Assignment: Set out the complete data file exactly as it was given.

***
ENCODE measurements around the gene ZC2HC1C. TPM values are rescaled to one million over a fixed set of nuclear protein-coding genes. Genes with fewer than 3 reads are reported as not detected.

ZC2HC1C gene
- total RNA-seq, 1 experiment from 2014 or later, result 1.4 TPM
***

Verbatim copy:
ENCODE measurements around the gene ZC2HC1C. TPM values are rescaled to one million over a fixed set of nuclear protein-coding genes. Genes with fewer than 3 reads are reported as not detected.

ZC2HC1C gene
- total RNA-seq, 1 experiment from 2014 or later, result 1.4 TPM